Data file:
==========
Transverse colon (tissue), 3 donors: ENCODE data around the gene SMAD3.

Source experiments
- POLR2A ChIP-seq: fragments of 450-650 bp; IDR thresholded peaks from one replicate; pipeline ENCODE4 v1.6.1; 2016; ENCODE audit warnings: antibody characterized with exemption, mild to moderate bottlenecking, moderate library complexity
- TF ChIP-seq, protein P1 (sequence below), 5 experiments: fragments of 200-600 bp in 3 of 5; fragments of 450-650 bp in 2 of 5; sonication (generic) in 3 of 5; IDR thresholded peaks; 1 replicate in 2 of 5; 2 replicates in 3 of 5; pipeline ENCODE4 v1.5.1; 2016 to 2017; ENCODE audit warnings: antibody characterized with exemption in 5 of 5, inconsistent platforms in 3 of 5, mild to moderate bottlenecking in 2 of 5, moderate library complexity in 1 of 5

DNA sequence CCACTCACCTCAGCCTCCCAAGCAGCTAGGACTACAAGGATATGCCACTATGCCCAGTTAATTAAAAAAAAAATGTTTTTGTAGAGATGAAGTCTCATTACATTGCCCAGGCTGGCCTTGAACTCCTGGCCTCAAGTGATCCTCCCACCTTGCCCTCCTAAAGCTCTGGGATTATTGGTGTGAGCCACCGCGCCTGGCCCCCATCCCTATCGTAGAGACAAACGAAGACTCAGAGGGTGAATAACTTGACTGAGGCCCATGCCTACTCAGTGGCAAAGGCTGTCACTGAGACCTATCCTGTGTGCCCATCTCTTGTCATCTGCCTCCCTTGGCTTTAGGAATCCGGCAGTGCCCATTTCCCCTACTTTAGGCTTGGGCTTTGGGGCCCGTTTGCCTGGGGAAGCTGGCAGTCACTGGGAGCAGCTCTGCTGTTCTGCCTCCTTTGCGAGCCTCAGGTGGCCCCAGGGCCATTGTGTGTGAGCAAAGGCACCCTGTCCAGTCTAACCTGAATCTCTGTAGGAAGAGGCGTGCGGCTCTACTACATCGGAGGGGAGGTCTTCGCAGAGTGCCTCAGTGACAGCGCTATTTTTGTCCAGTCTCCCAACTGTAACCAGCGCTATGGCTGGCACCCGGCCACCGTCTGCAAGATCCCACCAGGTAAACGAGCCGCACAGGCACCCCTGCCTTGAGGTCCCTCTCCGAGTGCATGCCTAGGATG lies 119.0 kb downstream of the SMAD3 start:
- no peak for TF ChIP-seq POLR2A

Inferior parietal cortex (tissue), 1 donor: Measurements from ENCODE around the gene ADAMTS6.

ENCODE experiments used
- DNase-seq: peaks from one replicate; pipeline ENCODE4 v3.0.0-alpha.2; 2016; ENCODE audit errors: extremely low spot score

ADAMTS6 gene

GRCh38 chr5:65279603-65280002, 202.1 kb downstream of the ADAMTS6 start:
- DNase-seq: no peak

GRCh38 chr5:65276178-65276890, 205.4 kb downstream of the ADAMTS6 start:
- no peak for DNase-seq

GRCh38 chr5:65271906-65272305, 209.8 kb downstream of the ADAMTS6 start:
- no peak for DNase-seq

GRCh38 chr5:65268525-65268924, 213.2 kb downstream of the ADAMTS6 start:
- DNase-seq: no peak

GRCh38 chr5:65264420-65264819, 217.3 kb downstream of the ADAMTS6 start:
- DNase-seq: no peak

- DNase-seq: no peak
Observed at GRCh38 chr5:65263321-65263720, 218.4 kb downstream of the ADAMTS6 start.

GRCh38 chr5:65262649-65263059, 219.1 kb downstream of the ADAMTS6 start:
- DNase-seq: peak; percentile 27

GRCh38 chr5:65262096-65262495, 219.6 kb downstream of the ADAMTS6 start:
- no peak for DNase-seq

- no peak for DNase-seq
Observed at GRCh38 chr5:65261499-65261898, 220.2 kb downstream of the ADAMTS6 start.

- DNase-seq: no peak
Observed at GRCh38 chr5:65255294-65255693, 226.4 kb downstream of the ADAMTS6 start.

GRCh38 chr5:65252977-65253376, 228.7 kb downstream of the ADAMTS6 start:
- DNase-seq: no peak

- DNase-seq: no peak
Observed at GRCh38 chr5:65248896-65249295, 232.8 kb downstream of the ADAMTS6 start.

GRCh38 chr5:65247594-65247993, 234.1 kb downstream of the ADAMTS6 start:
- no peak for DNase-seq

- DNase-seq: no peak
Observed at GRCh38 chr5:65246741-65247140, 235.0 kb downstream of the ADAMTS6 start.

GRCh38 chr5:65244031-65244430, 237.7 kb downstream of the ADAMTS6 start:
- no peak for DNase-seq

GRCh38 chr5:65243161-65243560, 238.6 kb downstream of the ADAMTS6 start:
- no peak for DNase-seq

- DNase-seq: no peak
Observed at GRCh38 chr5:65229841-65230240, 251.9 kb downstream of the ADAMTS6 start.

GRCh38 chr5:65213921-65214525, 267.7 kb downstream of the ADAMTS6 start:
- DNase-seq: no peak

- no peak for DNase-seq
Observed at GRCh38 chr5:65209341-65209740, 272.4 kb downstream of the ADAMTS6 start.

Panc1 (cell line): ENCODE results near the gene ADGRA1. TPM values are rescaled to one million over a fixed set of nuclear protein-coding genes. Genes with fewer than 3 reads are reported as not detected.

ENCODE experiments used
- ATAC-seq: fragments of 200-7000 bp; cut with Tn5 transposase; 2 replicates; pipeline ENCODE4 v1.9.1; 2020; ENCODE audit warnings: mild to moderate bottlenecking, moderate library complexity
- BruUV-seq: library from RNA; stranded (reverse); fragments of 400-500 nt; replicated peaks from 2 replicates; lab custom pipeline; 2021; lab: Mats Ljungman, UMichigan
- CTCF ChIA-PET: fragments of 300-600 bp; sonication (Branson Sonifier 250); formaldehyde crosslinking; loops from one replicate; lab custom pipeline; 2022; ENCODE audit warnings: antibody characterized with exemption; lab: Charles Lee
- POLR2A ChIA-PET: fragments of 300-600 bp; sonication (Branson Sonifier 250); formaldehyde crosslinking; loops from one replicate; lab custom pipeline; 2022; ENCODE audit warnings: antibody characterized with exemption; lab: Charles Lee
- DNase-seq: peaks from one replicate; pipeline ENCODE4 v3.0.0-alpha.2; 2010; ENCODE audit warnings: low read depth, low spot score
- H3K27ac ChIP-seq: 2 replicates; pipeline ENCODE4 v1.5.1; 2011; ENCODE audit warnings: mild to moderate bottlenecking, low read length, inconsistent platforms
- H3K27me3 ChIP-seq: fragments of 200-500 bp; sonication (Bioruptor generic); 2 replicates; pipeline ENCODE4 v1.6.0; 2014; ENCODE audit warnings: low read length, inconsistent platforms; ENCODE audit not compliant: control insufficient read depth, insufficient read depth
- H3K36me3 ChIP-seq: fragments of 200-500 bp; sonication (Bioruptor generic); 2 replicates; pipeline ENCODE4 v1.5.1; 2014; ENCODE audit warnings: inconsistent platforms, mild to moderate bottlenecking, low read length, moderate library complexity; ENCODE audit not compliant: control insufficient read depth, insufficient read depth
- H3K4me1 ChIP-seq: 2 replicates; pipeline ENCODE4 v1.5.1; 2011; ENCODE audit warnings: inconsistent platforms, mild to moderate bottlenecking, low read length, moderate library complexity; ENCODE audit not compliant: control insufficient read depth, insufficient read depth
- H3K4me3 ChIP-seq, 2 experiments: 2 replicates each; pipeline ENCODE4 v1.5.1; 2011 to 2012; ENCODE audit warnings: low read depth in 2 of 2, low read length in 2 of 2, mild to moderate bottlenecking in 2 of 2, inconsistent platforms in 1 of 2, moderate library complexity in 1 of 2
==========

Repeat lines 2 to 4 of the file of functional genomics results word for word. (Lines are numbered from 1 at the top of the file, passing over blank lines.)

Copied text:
Source experiments
- POLR2A ChIP-seq: fragments of 450-650 bp; IDR thresholded peaks from one replicate; pipeline ENCODE4 v1.6.1; 2016; ENCODE audit warnings: antibody characterized with exemption, mild to moderate bottlenecking, moderate library complexity
- TF ChIP-seq, protein P1 (sequence below), 5 experiments: fragments of 200-600 bp in 3 of 5; fragments of 450-650 bp in 2 of 5; sonication (generic) in 3 of 5; IDR thresholded peaks; 1 replicate in 2 of 5; 2 replicates in 3 of 5; pipeline ENCODE4 v1.5.1; 2016 to 2017; ENCODE audit warnings: antibody characterized with exemption in 5 of 5, inconsistent platforms in 3 of 5, mild to moderate bottlenecking in 2 of 5, moderate library complexity in 1 of 5